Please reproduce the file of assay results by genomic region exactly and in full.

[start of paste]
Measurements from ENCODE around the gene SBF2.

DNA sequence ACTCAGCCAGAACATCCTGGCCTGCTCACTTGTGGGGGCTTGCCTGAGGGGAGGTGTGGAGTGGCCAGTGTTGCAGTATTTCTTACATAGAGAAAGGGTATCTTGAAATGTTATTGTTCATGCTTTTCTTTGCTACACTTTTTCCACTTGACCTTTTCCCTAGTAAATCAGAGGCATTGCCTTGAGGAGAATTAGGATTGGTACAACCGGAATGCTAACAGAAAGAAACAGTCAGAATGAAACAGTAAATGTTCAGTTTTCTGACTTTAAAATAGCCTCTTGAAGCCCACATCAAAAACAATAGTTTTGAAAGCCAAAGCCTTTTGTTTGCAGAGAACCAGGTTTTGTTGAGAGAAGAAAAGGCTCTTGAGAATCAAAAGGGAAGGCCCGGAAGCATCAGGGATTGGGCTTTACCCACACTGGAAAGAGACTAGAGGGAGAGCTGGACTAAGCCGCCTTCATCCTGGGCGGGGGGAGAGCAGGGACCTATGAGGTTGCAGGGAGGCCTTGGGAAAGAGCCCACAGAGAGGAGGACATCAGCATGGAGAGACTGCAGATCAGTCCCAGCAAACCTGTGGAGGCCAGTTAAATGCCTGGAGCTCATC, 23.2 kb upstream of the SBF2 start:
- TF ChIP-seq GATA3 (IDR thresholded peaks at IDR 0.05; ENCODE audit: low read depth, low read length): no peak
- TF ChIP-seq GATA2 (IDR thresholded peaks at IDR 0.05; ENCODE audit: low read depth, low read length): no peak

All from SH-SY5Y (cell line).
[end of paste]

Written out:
Measurements from ENCODE around the gene SBF2.

DNA sequence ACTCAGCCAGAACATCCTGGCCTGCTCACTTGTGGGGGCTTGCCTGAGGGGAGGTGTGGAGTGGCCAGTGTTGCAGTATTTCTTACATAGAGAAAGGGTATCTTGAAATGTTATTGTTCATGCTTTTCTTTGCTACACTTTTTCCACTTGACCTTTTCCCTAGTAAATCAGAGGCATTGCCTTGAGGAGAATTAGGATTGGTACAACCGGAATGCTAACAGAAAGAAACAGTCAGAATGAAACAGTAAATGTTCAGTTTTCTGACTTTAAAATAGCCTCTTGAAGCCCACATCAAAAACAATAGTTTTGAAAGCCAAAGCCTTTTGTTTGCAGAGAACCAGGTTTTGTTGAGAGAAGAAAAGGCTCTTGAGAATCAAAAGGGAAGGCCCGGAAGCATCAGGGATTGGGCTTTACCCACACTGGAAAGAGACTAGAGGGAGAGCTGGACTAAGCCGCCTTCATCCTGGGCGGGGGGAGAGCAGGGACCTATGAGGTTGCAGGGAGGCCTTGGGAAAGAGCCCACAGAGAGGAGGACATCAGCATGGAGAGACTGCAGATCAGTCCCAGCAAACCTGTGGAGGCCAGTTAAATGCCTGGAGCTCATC, 23.2 kb upstream of the SBF2 start:
- TF ChIP-seq GATA3 (IDR thresholded peaks at IDR 0.05; ENCODE audit: low read depth, low read length): no peak
- TF ChIP-seq GATA2 (IDR thresholded peaks at IDR 0.05; ENCODE audit: low read depth, low read length): no peak

All from SH-SY5Y (cell line).